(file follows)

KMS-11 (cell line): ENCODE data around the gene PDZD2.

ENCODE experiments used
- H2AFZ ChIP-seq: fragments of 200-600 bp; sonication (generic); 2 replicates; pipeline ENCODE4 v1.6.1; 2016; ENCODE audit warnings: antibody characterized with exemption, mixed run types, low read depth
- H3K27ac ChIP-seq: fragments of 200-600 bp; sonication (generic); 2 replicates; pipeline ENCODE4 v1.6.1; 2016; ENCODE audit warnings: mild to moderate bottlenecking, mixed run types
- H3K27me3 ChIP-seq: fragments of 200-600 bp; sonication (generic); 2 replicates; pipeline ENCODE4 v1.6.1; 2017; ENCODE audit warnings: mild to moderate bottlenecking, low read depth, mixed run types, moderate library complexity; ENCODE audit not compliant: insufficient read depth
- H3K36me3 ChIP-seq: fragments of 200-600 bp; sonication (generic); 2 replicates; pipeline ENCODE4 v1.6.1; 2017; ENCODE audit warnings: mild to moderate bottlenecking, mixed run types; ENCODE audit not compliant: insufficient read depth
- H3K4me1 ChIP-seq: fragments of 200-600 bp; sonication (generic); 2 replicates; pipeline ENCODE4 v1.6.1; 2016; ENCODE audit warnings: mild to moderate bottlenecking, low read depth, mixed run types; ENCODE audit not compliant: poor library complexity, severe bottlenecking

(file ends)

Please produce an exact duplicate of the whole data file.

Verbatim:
KMS-11 (cell line): ENCODE data around the gene PDZD2.

ENCODE experiments used
- H2AFZ ChIP-seq: fragments of 200-600 bp; sonication (generic); 2 replicates; pipeline ENCODE4 v1.6.1; 2016; ENCODE audit warnings: antibody characterized with exemption, mixed run types, low read depth
- H3K27ac ChIP-seq: fragments of 200-600 bp; sonication (generic); 2 replicates; pipeline ENCODE4 v1.6.1; 2016; ENCODE audit warnings: mild to moderate bottlenecking, mixed run types
- H3K27me3 ChIP-seq: fragments of 200-600 bp; sonication (generic); 2 replicates; pipeline ENCODE4 v1.6.1; 2017; ENCODE audit warnings: mild to moderate bottlenecking, low read depth, mixed run types, moderate library complexity; ENCODE audit not compliant: insufficient read depth
- H3K36me3 ChIP-seq: fragments of 200-600 bp; sonication (generic); 2 replicates; pipeline ENCODE4 v1.6.1; 2017; ENCODE audit warnings: mild to moderate bottlenecking, mixed run types; ENCODE audit not compliant: insufficient read depth
- H3K4me1 ChIP-seq: fragments of 200-600 bp; sonication (generic); 2 replicates; pipeline ENCODE4 v1.6.1; 2016; ENCODE audit warnings: mild to moderate bottlenecking, low read depth, mixed run types; ENCODE audit not compliant: poor library complexity, severe bottlenecking